You’ve heard of cryptocurrency mining—when miners use hardware with high computational power to solve complex mathematical puzzles.
Standard cryptocurrency mining needs no further elaboration, but did you know that a cryptocurrency can be “pre-mined?” Heaps of cryptocurrencies are pre-mined before their eventual public release.
So what is pre-mining, and how exactly does it work?
What Is Cryptocurrency Pre-Mining?
Cryptocurrency pre-mining refers to the act of mining and distributing a cryptocurrency before it officially launches to the public. Pre-mining exists as a way to “reward” developers and investors of a blockchain project, especially before a cryptocurrency’s initial coin offering (ICO) on an exchange.
How Does Pre-Mining Work?
Pre-mining is typically the reserve of the developers. They create a cryptocurrency for a specific blockchain protocol, then send it to the addresses or wallets of the cryptocurrency’s team of founders, developers, and investors. After a given time frame, the cryptocurrency is released to the public or other miners alongside its ICO or launch date.
The Advantages of Pre-Mining Crypto
Cryptocurrency pre-mining is seen as a way to reward those involved in launching a new cryptocurrency project. Distributing pre-mined tokens can be thought of as similar to a company’s giving away stocks to its employees before an IPO.
Developers devote a significant amount of their time and effort to the creation of a cryptocurrency, so it makes sense to reserve them a portion before a public release. This practice also serves as a financial incentive for the team behind a project. If they receive rewards, they are more likely to be motivated to develop the technology further and make it work in the long run.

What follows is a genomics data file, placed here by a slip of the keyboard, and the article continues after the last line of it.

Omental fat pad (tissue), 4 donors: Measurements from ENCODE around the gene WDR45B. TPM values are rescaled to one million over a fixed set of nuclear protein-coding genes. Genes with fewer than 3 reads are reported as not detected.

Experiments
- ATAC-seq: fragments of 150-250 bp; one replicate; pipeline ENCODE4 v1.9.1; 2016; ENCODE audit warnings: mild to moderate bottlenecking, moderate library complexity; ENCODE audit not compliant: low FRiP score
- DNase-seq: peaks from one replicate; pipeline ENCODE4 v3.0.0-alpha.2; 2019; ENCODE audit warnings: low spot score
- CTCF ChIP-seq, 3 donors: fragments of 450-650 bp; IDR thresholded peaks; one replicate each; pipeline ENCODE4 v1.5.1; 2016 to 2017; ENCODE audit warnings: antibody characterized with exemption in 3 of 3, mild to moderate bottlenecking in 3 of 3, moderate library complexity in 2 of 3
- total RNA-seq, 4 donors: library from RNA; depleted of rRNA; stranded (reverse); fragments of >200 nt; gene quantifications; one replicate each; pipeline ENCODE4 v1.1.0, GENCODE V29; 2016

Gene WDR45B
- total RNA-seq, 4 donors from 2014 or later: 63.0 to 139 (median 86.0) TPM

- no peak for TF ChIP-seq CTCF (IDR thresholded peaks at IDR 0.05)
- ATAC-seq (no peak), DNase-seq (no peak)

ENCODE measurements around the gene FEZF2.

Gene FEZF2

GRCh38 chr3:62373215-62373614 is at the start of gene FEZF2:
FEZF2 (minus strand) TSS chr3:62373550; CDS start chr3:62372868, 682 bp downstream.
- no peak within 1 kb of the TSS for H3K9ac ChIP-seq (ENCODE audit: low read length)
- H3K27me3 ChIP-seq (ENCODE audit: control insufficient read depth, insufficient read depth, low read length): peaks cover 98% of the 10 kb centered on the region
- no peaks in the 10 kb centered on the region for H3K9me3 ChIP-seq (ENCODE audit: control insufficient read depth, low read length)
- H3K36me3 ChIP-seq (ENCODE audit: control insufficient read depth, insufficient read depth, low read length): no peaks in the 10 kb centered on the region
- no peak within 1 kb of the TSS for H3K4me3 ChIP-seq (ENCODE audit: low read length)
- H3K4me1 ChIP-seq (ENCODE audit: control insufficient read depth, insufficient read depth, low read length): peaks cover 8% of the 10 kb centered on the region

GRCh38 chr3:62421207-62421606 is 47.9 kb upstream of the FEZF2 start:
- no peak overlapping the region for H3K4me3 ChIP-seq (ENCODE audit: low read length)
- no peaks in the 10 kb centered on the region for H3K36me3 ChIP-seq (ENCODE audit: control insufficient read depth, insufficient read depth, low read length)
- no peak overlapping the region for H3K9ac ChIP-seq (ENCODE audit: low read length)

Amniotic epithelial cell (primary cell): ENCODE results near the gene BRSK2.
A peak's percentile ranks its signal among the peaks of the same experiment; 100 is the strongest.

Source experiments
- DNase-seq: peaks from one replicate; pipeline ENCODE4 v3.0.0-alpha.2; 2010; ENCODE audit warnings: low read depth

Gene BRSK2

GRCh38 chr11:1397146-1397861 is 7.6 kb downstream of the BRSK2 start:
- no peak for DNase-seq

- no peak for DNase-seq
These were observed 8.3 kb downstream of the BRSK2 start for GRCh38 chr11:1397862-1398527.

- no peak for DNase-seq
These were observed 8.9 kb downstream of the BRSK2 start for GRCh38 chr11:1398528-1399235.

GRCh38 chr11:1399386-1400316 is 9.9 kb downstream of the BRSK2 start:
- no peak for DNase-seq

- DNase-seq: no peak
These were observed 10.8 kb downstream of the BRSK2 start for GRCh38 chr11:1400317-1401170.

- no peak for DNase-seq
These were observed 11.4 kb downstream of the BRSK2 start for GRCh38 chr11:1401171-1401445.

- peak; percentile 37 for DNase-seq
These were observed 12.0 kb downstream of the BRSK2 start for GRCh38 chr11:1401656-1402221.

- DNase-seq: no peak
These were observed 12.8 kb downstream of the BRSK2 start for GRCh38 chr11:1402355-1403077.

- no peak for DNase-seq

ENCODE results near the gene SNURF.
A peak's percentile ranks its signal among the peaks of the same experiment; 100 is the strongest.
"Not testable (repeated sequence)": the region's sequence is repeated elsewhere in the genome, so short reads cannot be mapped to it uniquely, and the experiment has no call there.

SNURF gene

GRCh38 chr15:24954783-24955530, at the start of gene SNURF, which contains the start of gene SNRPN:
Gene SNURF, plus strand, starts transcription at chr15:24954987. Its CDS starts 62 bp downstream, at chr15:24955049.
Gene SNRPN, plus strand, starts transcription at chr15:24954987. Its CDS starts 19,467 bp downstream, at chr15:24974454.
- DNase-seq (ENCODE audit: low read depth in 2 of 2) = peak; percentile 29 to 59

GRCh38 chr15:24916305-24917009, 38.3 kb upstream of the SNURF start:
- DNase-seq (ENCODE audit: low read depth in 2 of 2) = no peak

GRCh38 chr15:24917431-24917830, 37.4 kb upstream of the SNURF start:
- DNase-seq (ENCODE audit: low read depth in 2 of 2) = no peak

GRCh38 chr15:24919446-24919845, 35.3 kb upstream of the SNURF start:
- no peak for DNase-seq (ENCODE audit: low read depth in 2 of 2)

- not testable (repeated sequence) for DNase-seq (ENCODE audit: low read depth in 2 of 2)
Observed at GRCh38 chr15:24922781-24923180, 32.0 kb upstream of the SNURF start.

Pre-mining can also be viewed as a marketing activity. When investors and supporters of a new cryptocurrency project receive pre-mined tokens and talk about them, it generates excitement, potentially raising the price of a coin before its launch.
The Disadvantages of Pre-Mining Crypto
Over the years, pre-mining has gained a negative reputation in the cryptocurrency community. This is because it is seen as an easy channel to orchestrate a pump-and-dump scheme, in which a cryptocurrency initially low in price is hyped up by scammers to inflate its price. Then, when the price is high, scammers pull the rug and sell their holdings for big profits.
The fact that a select group of people have exclusive access to a limited number of coins also highlights unfairness within the cryptocurrency community and a lack of transparency.
Case Study: Ripple (XRP)
One cryptocurrency cited as an infamous example of a pre-mining is Ripple (XRP).
At the time of its launch in December 2012, one hundred percent of XRP had already been pre-mined, which at the time was worth $100 billion.
However, it was later reported that RippleLabs, the founding team behind Ripple (and co-founders Bradley Garlinghouse, Christian A. Larsen, and Jed McCaleb), allegedly controlled 50 to 70 percent of XRP’s supply. The company arose more suspicion when McCaleb announced his departure from Ripple Labs in 2014, after which he began selling colossal amounts of XRP.